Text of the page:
0.5 lbs Crystal Malt (Medium)
   1.0 oz Cascades loose hops (boil 60 min.)
   3/4 oz Cascades loose hops (boil 30 min.)
   1.0 oz Cascades loose hops (boil  O min.)
   1 pkg Burton Water Salts
   1 tbsp Irish Moss
   1 pkg Wyeast 1056 (Chico ale yeast)


Example No. 2
Dunkel Weizen - 5 Gallon Batch - All Grain Beer

The reference beer is Ayinger Ur-Weizen. In Fred Eckhardt's "The Essentials of Beer Styles", we find that the beer has a original gravity of 1.057, 32 IBU's, and a color of 4.5 SRM. Michael Jackson's "The New World Guide to Beer" states that wheat beer must consist of at least 50 percent malted wheat, and that brews of sixty percent are very common. Eric Warner wrote in "Zymurgy" that the yeast used for fermentation is critical in creating the flavor profile of Weiss beer, and that wheat beer is brewed with soft to medium hard water. Since I was unable to discover the specific variety of hops used in Ayinger Ur-Weizen, I have chosen to use traditional Bavarian hops. However, I will use 6-row malted barley instead of 2-row Bavarian in order to provide extra husk to help prevent a stuck runoff during lautering. Based on this information we will use the following ingredients:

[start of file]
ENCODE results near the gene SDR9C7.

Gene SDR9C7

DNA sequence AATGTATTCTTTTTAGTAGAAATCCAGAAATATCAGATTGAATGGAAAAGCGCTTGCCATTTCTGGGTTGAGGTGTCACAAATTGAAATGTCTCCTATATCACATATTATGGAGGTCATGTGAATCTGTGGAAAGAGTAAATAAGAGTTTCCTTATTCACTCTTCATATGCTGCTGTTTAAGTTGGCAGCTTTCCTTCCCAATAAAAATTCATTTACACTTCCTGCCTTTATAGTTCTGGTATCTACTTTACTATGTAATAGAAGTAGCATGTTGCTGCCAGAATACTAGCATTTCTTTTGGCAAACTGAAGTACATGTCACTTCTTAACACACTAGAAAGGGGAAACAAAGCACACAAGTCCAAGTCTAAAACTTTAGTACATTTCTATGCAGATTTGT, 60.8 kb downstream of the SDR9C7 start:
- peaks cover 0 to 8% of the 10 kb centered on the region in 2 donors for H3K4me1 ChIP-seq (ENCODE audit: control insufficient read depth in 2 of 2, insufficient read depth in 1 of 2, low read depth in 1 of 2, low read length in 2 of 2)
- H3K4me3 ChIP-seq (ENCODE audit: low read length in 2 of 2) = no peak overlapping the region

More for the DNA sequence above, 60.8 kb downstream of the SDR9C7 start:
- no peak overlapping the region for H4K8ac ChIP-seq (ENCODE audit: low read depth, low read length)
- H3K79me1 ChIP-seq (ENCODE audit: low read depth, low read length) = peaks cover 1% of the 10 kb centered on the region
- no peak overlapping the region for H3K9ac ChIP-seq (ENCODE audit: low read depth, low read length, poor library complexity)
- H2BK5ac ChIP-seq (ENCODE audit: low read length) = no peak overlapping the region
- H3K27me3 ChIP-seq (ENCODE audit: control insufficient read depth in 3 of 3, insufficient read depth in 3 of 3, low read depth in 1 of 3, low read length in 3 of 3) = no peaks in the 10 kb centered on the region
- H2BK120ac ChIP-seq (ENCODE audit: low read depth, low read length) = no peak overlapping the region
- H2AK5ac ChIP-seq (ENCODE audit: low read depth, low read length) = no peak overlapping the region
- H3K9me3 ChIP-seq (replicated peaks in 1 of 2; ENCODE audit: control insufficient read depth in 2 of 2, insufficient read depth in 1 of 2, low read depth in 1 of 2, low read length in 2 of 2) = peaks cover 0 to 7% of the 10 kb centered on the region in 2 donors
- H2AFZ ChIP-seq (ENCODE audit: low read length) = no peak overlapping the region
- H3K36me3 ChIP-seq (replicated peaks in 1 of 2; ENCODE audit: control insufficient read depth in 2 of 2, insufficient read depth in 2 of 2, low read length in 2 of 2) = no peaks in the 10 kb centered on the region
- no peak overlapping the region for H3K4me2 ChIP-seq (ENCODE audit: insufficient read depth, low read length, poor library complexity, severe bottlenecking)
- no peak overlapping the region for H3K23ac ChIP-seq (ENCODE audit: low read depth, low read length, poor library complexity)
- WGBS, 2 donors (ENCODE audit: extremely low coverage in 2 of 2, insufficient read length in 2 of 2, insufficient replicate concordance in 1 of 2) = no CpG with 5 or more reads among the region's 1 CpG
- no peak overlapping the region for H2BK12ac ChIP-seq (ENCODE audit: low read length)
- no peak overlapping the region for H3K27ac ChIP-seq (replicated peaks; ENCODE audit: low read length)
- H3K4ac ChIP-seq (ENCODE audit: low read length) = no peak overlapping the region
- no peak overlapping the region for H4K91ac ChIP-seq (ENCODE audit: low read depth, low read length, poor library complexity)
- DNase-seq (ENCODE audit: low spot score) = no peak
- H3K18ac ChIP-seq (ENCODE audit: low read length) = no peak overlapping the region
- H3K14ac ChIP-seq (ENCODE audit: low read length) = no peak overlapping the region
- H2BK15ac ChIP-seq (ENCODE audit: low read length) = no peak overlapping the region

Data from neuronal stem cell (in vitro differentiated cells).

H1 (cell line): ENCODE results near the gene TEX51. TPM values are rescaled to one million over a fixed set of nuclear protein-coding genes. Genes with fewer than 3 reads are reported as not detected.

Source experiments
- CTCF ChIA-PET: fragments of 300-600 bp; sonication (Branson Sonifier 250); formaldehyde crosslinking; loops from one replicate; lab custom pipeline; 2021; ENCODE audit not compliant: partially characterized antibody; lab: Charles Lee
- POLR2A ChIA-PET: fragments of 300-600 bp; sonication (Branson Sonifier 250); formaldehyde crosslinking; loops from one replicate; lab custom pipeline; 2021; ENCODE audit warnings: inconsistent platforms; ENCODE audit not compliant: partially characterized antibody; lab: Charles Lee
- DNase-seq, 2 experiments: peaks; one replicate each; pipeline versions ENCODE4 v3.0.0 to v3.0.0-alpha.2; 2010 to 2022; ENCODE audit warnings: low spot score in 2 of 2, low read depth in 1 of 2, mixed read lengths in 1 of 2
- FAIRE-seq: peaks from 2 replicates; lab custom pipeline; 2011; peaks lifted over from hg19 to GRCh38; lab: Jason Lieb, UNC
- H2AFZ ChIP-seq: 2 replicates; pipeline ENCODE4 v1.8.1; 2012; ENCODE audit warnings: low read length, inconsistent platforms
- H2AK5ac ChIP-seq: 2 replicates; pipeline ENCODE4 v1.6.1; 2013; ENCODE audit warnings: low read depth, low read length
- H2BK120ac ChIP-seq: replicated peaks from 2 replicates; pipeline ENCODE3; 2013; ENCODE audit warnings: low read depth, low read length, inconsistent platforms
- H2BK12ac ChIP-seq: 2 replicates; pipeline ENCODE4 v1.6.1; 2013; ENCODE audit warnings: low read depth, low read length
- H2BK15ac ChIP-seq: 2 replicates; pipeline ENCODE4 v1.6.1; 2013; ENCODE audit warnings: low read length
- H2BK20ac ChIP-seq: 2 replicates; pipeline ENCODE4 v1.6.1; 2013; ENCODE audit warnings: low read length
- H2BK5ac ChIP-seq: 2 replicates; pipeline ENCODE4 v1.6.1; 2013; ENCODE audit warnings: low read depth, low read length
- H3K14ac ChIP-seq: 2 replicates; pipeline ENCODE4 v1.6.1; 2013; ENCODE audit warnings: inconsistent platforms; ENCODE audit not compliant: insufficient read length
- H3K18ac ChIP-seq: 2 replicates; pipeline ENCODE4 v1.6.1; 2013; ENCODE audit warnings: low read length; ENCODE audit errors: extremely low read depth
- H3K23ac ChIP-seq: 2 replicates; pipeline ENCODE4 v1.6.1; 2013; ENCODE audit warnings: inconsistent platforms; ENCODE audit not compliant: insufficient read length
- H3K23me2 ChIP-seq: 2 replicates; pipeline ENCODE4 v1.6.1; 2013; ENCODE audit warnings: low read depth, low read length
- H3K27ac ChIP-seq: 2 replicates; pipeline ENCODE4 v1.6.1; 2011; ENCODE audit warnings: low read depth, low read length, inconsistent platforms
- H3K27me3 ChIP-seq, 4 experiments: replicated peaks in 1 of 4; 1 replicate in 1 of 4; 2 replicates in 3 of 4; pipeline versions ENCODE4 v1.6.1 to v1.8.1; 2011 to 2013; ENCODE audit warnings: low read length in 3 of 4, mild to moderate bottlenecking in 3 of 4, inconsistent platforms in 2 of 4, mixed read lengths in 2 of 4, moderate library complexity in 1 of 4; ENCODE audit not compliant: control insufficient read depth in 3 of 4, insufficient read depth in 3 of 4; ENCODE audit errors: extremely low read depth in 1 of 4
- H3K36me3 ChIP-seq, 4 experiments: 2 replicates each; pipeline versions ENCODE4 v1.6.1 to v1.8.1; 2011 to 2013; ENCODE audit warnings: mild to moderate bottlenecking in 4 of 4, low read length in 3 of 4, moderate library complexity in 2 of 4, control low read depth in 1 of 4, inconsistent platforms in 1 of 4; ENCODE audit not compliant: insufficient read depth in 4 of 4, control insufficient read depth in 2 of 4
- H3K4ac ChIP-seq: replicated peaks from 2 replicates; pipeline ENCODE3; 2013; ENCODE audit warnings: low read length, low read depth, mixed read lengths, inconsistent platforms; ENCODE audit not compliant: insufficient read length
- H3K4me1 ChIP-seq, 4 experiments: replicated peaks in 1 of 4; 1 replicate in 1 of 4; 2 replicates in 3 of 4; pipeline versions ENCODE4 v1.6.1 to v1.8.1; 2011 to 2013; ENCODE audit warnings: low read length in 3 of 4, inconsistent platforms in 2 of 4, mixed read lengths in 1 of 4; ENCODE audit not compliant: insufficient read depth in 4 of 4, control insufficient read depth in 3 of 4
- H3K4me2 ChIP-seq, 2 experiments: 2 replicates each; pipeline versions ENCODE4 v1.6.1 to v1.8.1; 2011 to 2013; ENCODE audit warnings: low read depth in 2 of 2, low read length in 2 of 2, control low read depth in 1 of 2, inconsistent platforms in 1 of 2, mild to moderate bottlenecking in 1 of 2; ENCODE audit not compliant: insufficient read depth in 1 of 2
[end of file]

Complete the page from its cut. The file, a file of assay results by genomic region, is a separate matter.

Bavarian Wheat Malt
6-Row Malted Barley
Crystal Malt (Dark)  (for color, body, and head retention)
German Hallertauer compressed hops (%alpha acid = 5.2)
German Tettnanger compressed hops (%alpha acid = 4.5)
Wyeast 3056 (Bavarian wheat yeast)
1. Calculate the amount of malt.
Target gravity  =  1.052  =  52 points
Total points    =  (52 points) x (5 gallons)  =  260 points

                           260 points
Total amount of grain = --------------- = 10.4 lbs
                         25 points/lbs

60% Malted Wheat  =  (10.4 lbs) x (.60)  =  6.24 lbs
Use 0.5 lbs Bavarian Dark Crystal
6-Row Malted Barley  =  (10.4 lbs) - (6.24 lbs + 0.5 lbs) = 4.16 lbs
Use 4 oz Chocolate Malt for color
2. Determine the hopping schedule.
                  (1/2 oz Hallertauer) x (5.2 %alpha acid) x (29)
60 min. addition: ------------------------------------------------ = 10.40 IBU's
                                     7.25

                  (1/2 oz Tettnanger) x (4.5 %alpha acid) x (10)
30 min. addition: ------------------------------------------------ =  6.41 IBU's
                                     7.25
                                                          Total = 16.81 IBU's

Since this style of beer is very low in hop character, we will not add any hops at the end of the boil.

3. Completed recipe.
  6.25 lbs Bavarian Wheat
  4.25 lbs 6-Row Malted Barley
  0.5 lbs Bavarian Crystal Malt (dark)
  4 oz Chocolate Malt
  1/2 oz German Hallertauer compressed hops (boil 60 min.)
  1/2 oz German Tettnanger compressed hops (boil 30 min.)
  1 tbsp Irish Moss
  1 pkg Wyeast 3056 (Bavarian wheat yeast)